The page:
Kiss me, I’m French! Not really, but I love pastis, an anise-flavored liqueur and apéritif from France that contains 40–45% alcohol by volume. The first time I drank pastis was, as it should be, on a trip through France as a teen. Aside from wine & beer, it was my first alcohol drink.
Pastis is commonly served diluted with water, and when diluted the solution immediately turns cloudy. Finally, after years of lazy curiosity, I took the trouble to find out why…
The pastis beverages will become cloudy when diluted because they are aniseed-based. These beverages contain oils called terpenes, which are soluble in an aqueous solution that contains 30% ethanol or more by volume. When the solution is diluted to below 30% ethanol, the terpenes become insoluble; this causes a cloudy precipitate to form in the solution. The same chemistry causes absinthe to go cloudy when diluted.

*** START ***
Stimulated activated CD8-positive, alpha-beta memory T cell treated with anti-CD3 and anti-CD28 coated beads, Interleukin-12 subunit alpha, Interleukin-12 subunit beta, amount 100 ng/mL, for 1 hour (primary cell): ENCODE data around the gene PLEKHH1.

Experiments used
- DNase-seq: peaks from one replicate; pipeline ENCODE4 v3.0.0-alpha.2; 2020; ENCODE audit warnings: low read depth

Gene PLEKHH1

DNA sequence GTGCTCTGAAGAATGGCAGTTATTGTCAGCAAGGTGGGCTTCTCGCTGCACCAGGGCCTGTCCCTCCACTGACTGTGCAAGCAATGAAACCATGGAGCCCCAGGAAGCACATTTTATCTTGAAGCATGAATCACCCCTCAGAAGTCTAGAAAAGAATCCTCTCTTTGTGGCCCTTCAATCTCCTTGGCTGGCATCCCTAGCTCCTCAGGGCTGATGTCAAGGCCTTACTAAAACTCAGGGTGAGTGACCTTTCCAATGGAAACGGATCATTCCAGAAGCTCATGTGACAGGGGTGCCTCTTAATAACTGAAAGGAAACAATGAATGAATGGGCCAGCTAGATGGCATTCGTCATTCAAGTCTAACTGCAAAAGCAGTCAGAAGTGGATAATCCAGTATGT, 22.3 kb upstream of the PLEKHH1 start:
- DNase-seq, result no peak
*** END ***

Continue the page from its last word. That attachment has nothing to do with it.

Pastis is one of France’s most popular drinks, with annual consumption averaging more than 2 liters per person.